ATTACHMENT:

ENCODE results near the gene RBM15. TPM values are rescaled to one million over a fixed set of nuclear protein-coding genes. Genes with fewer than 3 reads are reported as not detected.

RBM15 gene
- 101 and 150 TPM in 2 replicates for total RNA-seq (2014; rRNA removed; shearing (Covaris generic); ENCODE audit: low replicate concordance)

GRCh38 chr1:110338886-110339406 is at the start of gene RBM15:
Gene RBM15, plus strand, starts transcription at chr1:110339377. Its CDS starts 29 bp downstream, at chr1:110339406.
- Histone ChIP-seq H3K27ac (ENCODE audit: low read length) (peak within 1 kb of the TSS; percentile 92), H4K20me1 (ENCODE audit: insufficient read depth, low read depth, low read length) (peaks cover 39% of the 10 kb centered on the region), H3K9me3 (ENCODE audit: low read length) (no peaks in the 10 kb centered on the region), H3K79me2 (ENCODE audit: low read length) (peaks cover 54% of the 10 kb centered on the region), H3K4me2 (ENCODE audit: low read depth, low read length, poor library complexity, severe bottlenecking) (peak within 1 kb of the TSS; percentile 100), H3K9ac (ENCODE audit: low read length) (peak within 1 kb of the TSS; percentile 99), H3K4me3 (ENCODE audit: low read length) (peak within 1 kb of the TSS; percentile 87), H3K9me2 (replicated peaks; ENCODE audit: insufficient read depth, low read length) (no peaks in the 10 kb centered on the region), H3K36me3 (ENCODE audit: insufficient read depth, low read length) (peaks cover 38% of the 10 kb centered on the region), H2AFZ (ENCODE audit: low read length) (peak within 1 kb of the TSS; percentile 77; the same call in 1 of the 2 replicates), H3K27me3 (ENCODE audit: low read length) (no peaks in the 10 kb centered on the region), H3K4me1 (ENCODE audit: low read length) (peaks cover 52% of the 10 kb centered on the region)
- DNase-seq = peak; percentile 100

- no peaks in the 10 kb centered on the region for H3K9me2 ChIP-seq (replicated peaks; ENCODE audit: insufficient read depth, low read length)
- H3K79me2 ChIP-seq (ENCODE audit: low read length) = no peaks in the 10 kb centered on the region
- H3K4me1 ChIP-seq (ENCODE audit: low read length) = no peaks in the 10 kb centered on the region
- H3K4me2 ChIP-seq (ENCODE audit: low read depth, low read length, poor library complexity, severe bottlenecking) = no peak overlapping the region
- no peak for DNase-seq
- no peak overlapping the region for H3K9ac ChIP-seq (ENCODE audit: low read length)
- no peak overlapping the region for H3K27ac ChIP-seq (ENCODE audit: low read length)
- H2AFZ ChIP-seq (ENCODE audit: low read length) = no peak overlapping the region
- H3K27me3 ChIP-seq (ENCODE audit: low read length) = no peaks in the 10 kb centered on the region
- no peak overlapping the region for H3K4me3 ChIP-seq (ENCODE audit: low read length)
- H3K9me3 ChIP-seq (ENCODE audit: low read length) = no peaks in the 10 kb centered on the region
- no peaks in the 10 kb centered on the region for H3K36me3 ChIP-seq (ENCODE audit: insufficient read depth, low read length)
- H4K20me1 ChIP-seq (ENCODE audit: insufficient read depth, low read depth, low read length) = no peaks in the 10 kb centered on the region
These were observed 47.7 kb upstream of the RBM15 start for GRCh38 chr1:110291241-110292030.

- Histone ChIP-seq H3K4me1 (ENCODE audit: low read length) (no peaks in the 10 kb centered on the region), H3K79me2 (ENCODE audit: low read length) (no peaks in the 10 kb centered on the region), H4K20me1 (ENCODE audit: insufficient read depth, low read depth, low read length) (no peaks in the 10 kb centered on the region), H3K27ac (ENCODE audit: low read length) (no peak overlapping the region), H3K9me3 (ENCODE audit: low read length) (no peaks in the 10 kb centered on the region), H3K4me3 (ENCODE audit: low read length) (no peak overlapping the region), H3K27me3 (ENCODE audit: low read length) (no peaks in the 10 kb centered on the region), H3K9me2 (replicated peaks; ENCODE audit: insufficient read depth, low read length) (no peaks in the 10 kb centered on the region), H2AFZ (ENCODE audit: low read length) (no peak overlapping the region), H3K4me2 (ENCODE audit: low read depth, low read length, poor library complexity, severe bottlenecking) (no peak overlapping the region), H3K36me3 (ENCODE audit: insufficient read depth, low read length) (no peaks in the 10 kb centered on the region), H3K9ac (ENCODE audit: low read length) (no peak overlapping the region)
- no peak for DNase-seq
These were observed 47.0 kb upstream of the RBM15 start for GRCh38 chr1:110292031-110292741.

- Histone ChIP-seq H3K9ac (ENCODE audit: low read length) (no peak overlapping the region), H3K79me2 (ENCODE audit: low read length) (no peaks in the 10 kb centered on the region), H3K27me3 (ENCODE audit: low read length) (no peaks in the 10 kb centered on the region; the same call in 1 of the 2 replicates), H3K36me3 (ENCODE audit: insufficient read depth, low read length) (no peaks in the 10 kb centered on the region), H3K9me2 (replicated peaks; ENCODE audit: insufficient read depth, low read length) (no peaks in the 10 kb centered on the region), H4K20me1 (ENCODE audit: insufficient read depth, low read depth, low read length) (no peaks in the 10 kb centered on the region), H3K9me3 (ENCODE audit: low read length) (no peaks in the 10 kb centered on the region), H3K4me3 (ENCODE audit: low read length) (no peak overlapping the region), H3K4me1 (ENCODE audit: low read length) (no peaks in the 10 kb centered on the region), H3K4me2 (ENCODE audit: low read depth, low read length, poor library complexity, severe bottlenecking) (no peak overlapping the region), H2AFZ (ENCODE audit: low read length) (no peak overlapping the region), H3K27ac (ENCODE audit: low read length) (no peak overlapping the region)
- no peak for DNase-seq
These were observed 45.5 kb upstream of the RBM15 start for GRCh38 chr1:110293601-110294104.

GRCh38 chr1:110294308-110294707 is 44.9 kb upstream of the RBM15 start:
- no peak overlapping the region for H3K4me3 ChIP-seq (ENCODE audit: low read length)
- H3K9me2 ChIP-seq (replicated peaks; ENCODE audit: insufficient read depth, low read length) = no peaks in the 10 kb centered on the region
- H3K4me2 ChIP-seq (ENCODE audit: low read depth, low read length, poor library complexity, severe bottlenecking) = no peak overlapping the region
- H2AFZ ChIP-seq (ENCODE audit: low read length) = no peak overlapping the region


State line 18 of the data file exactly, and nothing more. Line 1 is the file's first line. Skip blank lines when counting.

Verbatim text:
- H3K9me3 ChIP-seq (ENCODE audit: low read length) = no peaks in the 10 kb centered on the region